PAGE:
Meetings…and Partings

The recent events for Years 11 and 13, where the boys returned their books to school and a sun-kissed barbeque on No11 lawn (on both occasions!) brought the end of yet another school year into sharper perspective.


The fact that these groups of boys have spent a significant part of the academic year learning via the internet gave the events additional poignancy. It always seems to me that the nature of meetings and partings is determined more by the circumstances of relationships rather than purely by their longevity; brief encounters don’t just happen on station platforms. The past year must have been frustrating for them, but they came through with determination, good humour and stoicism, and they will make their way in a more hopeful world that is recovering from trauma instead of one that is still on life support. Most of our Year 11 will no doubt return in September to a bubble-free school to join our biggest-ever Year 12. Our wonderful Year 13 boys will disperse across the world as ever, to do all sorts of exciting things in exciting places.

The Year 13 boys needed more than just burgers and hot dogs to send them on their way, and so we had a brief session in the Chapel to sort the logistics for the day and remind them of what would happen later in the summer around results time. The Sixth Form Team of staff read Dr Suess’s ‘Oh the Places You’ll Go’, a poem that deals with the journey of life, its challenges and joys, most apt for such an occasion. When I spoke briefly at the end I used a short extract from Alan Bennett’s ‘History Boys’ that seemed (to me) to be apposite. In the play Hector, a traditionalist, addresses the scholarship boys shortly before their dismissal from the sixth form with the following words. “Pass the parcel. That’s sometimes all you can do. Take it. Feel it and pass it on. Not for me, not for you, but for someone, somewhere, one day. Pass it on, boys. That’s the game I want you to play. Pass it on.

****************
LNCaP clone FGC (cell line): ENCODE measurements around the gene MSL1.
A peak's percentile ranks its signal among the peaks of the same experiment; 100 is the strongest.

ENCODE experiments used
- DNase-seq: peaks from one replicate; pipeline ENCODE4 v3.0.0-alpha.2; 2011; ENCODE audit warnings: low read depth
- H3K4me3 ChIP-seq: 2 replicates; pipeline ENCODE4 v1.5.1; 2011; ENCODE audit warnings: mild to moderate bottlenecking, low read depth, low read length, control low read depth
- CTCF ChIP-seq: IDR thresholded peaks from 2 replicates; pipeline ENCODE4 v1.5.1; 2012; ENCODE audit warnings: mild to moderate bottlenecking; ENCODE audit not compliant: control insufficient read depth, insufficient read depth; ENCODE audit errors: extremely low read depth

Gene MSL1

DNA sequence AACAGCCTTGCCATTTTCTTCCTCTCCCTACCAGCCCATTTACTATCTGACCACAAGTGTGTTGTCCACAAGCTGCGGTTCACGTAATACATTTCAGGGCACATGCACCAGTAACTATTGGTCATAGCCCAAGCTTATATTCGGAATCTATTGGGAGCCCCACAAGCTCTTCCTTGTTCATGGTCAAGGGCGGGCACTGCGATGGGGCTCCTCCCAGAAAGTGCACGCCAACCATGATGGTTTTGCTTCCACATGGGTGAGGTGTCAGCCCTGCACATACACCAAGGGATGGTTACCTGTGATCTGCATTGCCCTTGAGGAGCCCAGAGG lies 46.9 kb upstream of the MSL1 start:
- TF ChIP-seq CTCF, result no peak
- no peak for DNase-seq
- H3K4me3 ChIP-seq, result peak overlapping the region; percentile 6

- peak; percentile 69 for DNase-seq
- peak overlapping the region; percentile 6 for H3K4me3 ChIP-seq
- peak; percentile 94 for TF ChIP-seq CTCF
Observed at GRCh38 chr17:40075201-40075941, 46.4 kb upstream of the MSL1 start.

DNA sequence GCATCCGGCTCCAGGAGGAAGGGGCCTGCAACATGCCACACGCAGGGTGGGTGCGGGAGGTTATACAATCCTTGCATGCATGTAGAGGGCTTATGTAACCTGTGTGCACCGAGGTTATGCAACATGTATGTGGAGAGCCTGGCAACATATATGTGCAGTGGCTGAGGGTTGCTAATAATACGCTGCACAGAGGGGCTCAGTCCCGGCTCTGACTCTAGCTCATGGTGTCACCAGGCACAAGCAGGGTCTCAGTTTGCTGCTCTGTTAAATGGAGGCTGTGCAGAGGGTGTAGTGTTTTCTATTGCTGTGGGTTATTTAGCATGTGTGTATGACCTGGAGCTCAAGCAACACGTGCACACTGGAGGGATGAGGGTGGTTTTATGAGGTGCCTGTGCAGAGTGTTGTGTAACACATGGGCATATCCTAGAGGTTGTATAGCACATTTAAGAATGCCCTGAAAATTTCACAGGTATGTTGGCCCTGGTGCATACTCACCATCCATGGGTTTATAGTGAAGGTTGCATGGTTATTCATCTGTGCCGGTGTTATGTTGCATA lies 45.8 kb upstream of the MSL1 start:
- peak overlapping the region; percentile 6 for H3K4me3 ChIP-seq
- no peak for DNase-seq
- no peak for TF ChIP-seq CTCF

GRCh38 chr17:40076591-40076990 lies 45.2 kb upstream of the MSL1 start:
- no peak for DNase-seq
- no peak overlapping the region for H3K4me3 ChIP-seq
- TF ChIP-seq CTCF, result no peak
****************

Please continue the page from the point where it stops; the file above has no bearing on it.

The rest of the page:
Pure genius, and very moving. I think that they got it. They are a credit to Bishop’s, and I wish them all well.